There's no built-in support for thread affinity in the default scheduler, which executes using ThreadPool threads. However, you could write your own TaskScheduler that provides thread affinity support.
Doesnt Task.wait behave like synchronous call. What's the advantage of using Task.Wait over synchronous?
Task.Wait does not return until the task has completed, and in that sense it is a synchronous call. However, you don't have to use wait immediately after launching a task... you can launch a task and then later wait on it, and this enables multiple scenarios, like parallel execution, ensuring all asynchronously launched work has shutdown, etc. In other words, you can do other things between the time you launch the task asynchronously and the time you block waiting for it to complete.
Wow! Didn't know that... Thanks Steve
Could I use TryExecuteTaskInline or RunSynchronously instead of thread affinity?
@Kyle Chang: What are you trying to accomplish?
@ Stephen Toub - MSFT:My first step is to create a task for downloading a file from internet. My second step is to create a task for decoding the file from the first step. These two steps will be executed repeatedly with different files. If the first step take TaskCreationOptions.LongRunning, how should I make sure that these two tasks could share the same cache to speed up?
@Kyle Chang: Thanks for the additional details. Note that just because two things run on the same OS thread doesn't mean they're going to run on the same core or share a cache; the OS could move the thread to a different core. Additionally, just because the data was downloaded by code running on one thread doesn't mean that the data from the file will still be in the processor's cache. And if you're downloading data, you probably want to be using asynchronous I/O rather than synchronous I/O and blocking the thread waiting for more data to arrive. But, if your question is just about getting the two tasks to run on the same thread, that would very likely happen if you create the second task as a continuation of the first and use the ExecuteSynchronously option on the second task; it's not 100% guaranteed that it'll run on the same thread as the first task (e.g. if the first task completes before you call ContinueWith), but it's fairly likely. That doesn't say anything, though, about what core the thread must run on. If you really need athread affinitized to a particular core, you'll need to do so manually using the threading APIs, at which point you'd probably want to create a custom TaskScheduler to wrap that affinitized thread and then schedule any tasks you want on that thread to that TaskScheduler. Hope that helps.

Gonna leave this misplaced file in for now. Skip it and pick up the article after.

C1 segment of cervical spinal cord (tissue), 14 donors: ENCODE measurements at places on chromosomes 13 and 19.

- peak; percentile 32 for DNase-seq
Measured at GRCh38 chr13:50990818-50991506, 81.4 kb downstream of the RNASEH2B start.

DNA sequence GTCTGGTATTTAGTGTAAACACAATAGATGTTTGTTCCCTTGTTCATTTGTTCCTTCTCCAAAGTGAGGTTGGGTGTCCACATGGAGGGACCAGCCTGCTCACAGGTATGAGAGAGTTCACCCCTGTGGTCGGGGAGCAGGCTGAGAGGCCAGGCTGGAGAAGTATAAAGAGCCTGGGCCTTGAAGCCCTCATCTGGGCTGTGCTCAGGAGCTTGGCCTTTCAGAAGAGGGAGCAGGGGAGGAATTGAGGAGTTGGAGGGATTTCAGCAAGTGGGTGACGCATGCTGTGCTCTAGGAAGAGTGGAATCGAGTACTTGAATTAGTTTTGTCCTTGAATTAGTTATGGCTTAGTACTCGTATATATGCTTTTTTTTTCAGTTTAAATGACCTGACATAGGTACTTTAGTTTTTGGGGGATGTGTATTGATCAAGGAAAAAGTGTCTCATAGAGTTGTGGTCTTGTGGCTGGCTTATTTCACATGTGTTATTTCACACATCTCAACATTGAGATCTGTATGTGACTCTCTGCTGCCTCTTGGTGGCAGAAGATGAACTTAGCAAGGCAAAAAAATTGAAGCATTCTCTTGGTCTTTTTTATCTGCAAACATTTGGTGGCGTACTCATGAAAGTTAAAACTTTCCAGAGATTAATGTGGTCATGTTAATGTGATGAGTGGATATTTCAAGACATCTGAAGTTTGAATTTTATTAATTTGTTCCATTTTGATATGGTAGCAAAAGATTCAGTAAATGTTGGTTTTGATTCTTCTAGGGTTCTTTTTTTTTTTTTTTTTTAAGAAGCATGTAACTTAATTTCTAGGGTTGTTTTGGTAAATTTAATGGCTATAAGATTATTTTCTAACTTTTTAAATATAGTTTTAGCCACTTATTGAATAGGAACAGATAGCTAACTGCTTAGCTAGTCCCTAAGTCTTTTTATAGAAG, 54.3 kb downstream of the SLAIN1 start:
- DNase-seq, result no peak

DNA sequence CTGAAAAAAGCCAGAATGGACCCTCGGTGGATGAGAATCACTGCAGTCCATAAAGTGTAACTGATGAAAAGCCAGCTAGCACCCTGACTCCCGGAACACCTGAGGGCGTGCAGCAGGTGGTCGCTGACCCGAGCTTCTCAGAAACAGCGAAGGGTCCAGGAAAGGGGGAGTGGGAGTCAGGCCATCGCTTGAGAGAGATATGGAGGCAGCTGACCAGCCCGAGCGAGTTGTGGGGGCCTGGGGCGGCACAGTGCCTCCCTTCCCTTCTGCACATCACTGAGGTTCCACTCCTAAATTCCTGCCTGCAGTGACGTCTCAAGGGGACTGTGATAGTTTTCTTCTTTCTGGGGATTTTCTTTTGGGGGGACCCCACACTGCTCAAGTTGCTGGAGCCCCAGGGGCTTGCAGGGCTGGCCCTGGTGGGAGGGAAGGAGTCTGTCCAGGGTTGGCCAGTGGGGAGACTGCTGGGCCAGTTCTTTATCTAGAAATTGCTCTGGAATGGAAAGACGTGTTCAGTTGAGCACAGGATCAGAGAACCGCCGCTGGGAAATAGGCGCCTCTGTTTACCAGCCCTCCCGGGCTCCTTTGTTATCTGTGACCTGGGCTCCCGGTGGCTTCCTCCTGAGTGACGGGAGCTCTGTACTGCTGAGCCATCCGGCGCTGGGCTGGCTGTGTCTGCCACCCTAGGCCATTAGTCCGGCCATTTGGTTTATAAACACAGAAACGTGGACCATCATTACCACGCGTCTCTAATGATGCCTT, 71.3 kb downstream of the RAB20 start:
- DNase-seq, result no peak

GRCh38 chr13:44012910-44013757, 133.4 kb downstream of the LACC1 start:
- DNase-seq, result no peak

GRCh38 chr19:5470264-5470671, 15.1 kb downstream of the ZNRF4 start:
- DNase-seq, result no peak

@Stephen Toub - MSFT:
Thank you very much. It is helpful.
Could successful Inlining make sure two tasks share the same core, thread, and cache?
@Kyle Chang: Inlining can make it very likely that two tasks will use the same thread, but it's not guaranteed, since there's no guarantee that inlining will be successful. Even if it is successful, unless you affinitize the thread to a particular core, there's no guarantee that the thread will remain on the same core as it processes the two tasks.
@Stephen Toub - MSFT:
Could I conclude that the only benefit of successful inline is to reduce blocking the system resource?
@Kyle Chang: Yes, in general inlining is about reducing consumption of system resources, which includes blocking of threads unnecessarily. Such blocking avoidance can then have secondary benefits, like avoidance of potential deadlocks, e.g. if you have a fixed number of threads on which to run tasks and they're all blocked waiting for tasks to complete but those tasks can't complete until the threads become available.
Do await support inline?
@Kyle Chang: The continuation created by the await will by default be executed synchronously if possible when the awaited task completes.